Together with Robert Kaplan, David P. Norton is the creator of The Balanced Scorecard, a means of linking an organization’s current actions to its long-term mission. They believe financial measures and accountability are insufficient, that a performance measurement and management system is needed to drive change. He spoke with editor-in-chief Paul Crookall.
Canadian Blood Services appears to have effectively used the Balanced Scorecard tool.
CBS did a superb job in executing their strategy. The Balanced Scorecard helped them to clarify their new mission, their strategy for achieving it and making this strategy the focal point for the entire organization. Their results give testimony to their effectiveness.
Henry Mintzberg has said that the big problem with the public sector is that there is no link between operations and strategy: politicians and the policy wonks develop legislation but there’s no feedback loop from the field, so strategy gets imbedded in legislation before its de-bugged. How does the balanced scorecard help with that problem?
At the heart of the Balanced Scorecard (BSC) approach is a technique called strategy mapping. Our premise is that “you can’t measure something that you can’t describe.” The first step in executing your strategy, then, is to describe what it is – this is the role of a Strategy Map. The map is a logical representation of (a) the stakeholder’s objective, (b) the customer’s value proposition, (c) the processes needed to satisfy these objectives and (d) the skills and technologies needed to support it. For example, the mission of the American Diabetes Association is “to prevent and cure diabetes and to improve the lives of all people affected by diabetes:” (a) stakeholders would include the governing and funding channels; (b) “customers” would include people affected by diabetes – “improving the quality of life” might be an objective for this group; (c) “reducing the wait time for a dialysis machine” might be an operational process objective that helps satisfy the customer need; and (d) reducing wait times might require new skills and technology. Using the logic and discipline of the Strategy Map helps to forge the link between strategy and operations.
I’ve never liked Kotter’s “burning platform” view of change. In contrast, you talk about defining the gap between where you are and where you want to be, and building a strategy to close it. I’ve found public sector organizations do much better when they have an agreed-on change management model.
John Kotter’s premise is that an organization must accept the need for change before it will embrace that change. The “burning platform” is a euphemism for such a dissatisfaction with the status quo. Unfortunately, the analogy has become synonymous with organizations that are failing (“burning”). Obviously, successful organizations also need to change. They also must see that change is necessary before they will accept it.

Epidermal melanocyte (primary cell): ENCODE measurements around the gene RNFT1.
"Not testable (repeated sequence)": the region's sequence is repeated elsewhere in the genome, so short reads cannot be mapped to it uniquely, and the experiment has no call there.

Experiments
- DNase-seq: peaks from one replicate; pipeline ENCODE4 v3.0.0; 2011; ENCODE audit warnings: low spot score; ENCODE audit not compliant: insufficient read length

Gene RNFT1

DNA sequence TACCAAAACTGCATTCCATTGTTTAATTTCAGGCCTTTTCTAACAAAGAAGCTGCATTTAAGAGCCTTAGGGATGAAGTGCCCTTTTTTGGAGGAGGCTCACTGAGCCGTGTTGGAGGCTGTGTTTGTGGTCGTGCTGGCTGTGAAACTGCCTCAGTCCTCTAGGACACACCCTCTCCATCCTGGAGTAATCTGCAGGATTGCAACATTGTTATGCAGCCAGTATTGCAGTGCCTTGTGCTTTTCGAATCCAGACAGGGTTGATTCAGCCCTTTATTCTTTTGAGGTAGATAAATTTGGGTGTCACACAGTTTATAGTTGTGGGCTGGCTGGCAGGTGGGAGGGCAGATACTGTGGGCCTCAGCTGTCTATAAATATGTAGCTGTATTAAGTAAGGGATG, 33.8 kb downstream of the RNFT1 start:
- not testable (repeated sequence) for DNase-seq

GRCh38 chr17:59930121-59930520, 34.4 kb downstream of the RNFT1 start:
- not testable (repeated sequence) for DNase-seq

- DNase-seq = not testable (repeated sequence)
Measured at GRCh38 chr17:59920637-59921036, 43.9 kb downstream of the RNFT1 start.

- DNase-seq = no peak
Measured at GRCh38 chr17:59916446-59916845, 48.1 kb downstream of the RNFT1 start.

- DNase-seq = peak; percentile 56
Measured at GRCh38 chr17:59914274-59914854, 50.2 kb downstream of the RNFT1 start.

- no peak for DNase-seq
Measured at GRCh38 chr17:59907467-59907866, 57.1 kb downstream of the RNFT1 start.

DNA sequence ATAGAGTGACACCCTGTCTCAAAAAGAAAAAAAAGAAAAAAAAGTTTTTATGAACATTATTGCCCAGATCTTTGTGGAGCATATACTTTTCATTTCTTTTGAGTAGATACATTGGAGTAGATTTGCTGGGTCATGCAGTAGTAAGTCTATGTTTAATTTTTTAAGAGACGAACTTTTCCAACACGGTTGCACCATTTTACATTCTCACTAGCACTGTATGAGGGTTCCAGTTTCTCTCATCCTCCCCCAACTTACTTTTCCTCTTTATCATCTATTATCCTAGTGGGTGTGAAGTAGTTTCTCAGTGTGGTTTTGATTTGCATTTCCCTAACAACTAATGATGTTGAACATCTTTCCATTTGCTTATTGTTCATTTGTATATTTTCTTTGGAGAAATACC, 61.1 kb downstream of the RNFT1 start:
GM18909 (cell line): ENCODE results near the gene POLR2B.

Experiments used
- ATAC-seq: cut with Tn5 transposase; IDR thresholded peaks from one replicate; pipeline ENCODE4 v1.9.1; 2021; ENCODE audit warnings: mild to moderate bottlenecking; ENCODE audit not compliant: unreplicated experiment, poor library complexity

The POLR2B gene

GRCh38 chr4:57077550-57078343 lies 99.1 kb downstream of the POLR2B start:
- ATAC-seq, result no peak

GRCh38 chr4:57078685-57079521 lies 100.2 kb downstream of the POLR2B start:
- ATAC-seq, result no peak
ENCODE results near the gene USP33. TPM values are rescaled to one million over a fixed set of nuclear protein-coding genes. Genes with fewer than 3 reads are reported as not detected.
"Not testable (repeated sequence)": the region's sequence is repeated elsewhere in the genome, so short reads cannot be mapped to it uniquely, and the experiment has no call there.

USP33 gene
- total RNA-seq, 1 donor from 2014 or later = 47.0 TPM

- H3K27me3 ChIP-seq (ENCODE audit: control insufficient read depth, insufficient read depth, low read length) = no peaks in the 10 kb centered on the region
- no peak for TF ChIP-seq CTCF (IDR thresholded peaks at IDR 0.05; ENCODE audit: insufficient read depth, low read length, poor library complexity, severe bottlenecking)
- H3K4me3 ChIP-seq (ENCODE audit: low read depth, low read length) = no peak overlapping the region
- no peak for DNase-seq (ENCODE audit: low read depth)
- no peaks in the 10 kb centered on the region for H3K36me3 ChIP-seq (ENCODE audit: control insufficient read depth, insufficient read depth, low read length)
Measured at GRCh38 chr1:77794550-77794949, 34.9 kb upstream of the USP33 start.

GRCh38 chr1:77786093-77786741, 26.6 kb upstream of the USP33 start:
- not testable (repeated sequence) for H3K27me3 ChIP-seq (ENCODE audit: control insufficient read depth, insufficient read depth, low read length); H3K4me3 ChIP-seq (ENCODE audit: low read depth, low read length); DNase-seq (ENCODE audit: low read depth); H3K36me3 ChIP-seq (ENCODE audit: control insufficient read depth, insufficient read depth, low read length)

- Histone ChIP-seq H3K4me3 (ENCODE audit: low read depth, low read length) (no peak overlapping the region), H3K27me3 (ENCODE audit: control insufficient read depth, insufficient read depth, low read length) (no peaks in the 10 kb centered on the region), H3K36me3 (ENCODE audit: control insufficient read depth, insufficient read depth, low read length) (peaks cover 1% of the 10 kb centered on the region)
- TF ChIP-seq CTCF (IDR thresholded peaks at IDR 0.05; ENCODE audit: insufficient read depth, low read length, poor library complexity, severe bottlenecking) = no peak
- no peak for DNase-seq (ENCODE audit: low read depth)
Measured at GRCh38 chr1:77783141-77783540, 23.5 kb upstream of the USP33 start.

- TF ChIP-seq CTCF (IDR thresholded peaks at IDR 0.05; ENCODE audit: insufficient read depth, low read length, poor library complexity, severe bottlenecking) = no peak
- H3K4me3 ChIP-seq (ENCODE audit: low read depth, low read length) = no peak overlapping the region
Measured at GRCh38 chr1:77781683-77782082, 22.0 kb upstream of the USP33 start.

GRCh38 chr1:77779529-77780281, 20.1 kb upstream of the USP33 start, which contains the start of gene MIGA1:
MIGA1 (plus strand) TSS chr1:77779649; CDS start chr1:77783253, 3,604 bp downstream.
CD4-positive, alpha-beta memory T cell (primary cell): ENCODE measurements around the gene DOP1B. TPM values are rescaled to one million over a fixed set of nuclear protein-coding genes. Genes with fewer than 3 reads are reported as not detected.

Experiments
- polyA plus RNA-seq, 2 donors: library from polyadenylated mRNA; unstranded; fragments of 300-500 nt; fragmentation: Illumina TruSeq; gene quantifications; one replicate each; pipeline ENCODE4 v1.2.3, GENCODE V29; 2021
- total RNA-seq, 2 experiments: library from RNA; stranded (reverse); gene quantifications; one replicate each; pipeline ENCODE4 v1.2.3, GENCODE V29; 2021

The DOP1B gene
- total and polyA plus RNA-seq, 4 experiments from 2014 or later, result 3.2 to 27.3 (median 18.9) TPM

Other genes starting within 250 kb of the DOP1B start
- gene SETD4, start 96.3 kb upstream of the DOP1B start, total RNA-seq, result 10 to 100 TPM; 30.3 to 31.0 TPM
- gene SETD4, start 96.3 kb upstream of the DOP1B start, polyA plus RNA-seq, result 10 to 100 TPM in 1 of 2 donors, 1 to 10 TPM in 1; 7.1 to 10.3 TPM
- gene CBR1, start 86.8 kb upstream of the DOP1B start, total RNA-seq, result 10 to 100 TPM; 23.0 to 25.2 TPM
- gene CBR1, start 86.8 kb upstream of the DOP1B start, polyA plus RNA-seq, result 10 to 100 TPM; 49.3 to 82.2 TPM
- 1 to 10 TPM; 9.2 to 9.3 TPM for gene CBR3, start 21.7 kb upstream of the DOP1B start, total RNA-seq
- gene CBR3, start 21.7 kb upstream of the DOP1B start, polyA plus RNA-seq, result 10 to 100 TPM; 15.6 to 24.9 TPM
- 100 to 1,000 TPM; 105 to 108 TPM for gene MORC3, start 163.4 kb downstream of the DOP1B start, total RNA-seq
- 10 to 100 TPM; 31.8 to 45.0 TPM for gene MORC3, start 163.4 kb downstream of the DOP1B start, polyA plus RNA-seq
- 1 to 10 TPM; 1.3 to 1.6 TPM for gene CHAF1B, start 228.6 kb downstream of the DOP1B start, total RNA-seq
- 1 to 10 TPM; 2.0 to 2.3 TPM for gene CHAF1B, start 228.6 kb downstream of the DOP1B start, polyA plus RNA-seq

We use an idea called “performance gaps” to crystallize the need for change. Consider the vision statement for the University of Leeds, a U.K. institution of higher education: “By 2015 our distinctive ability to integrate world-class research, scholarship and education will have secured us a place among the top 50 universities in the world.”
Instead of creating a “burning platform,” Leeds has set a target of “top 50.” Their current position is in the “top 100.” They have a performance gap to close. The Top 50 goal is one which was accepted with considerable enthusiasm by the organization. Leeds’ strategy laid out a plan to close this gap by 2015. The organization implicitly accepted the need for change.
What are some of the problems in implementing a performance management system?
The single most important ingredient to the success of a performance management system is that it is owned and used by the executive level of the organization. The term “performance management” is poorly understood in most organizations. Ask an executive to describe his/her philosophy of performance management and you will most likely get a quizzical stare. Yet, the performance management system, which includes such things as strategy, planning, budgeting, goal setting, reporting and review, is an integrated system that is used by everyone. I would expect more awareness of the subject throughout an organization.
There are a relatively small number of comprehensive approaches to performance management. These would include Total Quality Management, Shareholder Value, Financial Planning, Management by Objectives, and the Balanced Scorecard. Only the Balanced Scorecard provides a link to the organization’s strategy and only the BSC provides a way to integrate each of the other approaches into one comprehensive system.
We have begun to see organizations like Canadian Blood Services create a core competency around the management of strategy. They have internalized the different approaches to performance management and built a system that works for them. They have made performance management a science. Every organization has a similar opportunity.